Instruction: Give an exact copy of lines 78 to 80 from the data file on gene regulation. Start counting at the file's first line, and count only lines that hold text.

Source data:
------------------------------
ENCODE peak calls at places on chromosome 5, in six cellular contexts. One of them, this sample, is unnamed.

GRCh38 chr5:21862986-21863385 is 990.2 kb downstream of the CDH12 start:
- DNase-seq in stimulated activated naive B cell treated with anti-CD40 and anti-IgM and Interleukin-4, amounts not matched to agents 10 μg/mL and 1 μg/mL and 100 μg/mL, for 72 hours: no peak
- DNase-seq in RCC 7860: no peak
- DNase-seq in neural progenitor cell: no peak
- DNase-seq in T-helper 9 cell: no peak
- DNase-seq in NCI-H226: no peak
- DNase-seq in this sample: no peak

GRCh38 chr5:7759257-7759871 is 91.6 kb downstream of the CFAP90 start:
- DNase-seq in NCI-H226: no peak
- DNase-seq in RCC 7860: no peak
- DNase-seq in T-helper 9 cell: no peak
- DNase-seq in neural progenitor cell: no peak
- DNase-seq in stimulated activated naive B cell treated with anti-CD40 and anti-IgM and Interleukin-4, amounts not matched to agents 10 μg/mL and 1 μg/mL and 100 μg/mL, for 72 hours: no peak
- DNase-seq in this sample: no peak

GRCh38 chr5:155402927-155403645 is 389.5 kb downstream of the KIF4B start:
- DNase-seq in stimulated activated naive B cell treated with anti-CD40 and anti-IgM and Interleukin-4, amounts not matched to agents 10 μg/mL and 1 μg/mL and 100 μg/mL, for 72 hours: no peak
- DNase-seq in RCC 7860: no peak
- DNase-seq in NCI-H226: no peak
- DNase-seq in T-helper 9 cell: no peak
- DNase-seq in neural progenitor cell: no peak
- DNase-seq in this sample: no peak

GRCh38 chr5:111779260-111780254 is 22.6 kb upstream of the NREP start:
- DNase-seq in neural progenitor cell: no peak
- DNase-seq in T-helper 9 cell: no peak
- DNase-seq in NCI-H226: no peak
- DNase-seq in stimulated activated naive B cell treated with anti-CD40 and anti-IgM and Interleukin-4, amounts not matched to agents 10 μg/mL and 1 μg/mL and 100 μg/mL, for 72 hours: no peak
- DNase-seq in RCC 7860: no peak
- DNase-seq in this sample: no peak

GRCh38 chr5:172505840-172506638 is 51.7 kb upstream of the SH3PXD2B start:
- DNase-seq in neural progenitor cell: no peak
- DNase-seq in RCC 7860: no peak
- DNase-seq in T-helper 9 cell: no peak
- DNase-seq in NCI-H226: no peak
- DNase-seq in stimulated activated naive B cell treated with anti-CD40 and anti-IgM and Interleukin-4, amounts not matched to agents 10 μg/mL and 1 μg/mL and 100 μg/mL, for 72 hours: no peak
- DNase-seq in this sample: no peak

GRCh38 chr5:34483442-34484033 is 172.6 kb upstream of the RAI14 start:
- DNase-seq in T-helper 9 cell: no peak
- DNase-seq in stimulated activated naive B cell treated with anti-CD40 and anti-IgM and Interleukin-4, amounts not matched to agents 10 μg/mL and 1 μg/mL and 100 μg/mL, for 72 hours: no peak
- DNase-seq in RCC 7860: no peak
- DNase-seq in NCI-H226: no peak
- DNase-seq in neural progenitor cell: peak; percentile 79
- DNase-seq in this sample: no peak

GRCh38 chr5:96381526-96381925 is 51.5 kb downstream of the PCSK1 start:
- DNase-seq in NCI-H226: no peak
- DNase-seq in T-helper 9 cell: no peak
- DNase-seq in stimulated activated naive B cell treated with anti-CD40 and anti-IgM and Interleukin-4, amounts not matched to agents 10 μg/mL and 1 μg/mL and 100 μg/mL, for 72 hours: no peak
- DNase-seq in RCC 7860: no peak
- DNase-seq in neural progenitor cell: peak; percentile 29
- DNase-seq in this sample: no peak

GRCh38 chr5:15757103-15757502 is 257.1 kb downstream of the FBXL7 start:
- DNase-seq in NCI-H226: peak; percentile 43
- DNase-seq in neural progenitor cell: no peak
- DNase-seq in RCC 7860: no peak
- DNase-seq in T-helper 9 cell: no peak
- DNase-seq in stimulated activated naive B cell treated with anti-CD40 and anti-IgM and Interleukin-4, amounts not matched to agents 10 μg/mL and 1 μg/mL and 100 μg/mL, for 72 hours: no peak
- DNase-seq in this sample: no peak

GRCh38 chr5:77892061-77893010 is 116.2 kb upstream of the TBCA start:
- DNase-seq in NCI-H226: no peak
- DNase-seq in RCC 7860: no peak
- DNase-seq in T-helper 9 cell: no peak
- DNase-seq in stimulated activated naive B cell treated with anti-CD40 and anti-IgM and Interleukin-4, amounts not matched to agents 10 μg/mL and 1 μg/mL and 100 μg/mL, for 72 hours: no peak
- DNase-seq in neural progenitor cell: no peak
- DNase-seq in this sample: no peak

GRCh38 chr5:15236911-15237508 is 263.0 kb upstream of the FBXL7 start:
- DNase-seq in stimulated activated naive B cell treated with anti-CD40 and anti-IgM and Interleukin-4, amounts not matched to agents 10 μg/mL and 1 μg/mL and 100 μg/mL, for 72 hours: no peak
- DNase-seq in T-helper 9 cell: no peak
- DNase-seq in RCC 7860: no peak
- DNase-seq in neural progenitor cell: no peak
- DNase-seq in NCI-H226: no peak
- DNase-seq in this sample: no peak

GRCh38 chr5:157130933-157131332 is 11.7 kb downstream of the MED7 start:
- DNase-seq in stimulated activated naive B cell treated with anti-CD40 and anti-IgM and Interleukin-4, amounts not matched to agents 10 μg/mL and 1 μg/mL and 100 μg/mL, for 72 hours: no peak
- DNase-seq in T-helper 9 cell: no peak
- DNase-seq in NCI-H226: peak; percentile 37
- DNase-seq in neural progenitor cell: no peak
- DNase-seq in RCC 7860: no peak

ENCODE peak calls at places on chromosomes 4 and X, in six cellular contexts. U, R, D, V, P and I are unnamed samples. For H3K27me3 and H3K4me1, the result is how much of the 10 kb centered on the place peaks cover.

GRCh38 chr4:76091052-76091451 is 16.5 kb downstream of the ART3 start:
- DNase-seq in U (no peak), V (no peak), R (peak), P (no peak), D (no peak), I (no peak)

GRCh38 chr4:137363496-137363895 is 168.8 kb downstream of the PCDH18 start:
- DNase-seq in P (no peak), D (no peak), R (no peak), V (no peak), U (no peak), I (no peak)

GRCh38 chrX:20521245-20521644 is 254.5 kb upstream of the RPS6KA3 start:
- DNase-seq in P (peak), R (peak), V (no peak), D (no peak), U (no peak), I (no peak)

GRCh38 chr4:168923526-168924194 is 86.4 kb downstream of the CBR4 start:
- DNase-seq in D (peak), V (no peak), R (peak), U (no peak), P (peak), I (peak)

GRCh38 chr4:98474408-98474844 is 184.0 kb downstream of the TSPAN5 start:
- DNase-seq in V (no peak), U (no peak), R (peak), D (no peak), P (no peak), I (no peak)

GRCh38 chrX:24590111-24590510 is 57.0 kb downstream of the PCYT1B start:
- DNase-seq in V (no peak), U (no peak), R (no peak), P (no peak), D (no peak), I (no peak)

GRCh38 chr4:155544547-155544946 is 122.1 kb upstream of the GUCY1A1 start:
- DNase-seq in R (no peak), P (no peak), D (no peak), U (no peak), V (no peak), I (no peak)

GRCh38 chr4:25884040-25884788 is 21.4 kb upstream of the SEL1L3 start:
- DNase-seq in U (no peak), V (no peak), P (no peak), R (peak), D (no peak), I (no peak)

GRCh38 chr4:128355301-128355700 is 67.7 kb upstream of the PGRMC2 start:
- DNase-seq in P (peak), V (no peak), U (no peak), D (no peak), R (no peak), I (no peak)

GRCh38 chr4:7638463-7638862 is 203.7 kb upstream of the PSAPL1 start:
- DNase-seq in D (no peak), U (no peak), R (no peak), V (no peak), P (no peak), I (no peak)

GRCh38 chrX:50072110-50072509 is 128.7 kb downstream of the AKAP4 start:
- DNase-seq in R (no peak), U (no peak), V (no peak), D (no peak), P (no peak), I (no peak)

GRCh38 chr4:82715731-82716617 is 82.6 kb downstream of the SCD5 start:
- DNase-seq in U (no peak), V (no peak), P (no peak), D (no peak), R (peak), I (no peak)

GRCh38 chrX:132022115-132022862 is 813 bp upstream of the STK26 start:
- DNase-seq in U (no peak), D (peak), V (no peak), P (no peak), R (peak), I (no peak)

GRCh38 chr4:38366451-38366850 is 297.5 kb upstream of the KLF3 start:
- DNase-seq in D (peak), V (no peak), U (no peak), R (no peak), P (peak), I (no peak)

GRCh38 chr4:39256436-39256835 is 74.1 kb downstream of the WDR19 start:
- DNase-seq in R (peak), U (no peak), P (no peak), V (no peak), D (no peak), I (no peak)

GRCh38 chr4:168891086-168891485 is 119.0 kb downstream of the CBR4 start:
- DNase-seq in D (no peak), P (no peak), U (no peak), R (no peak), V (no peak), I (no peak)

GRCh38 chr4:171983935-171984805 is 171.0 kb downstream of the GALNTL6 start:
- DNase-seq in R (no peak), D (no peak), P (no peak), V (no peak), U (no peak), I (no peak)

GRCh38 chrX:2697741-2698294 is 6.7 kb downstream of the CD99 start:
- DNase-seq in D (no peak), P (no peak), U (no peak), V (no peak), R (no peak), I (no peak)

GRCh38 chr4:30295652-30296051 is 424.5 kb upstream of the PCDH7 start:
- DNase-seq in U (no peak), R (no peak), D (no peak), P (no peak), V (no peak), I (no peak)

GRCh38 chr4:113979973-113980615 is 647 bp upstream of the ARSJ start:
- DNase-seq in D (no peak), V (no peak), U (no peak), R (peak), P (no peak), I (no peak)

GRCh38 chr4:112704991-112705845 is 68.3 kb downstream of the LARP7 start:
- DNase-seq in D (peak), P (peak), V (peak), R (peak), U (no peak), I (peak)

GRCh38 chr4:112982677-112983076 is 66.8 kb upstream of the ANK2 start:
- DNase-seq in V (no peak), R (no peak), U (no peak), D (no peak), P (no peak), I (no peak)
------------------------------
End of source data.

ENCODE peak calls at places on chromosomes 4 and X, in six cellular contexts. U, R, D, V, P and I are unnamed samples. For H3K27me3 and H3K4me1, the result is how much of the 10 kb centered on the place peaks cover.

GRCh38 chr4:76091052-76091451 is 16.5 kb downstream of the ART3 start:
- DNase-seq in U (no peak), V (no peak), R (peak), P (no peak), D (no peak), I (no peak)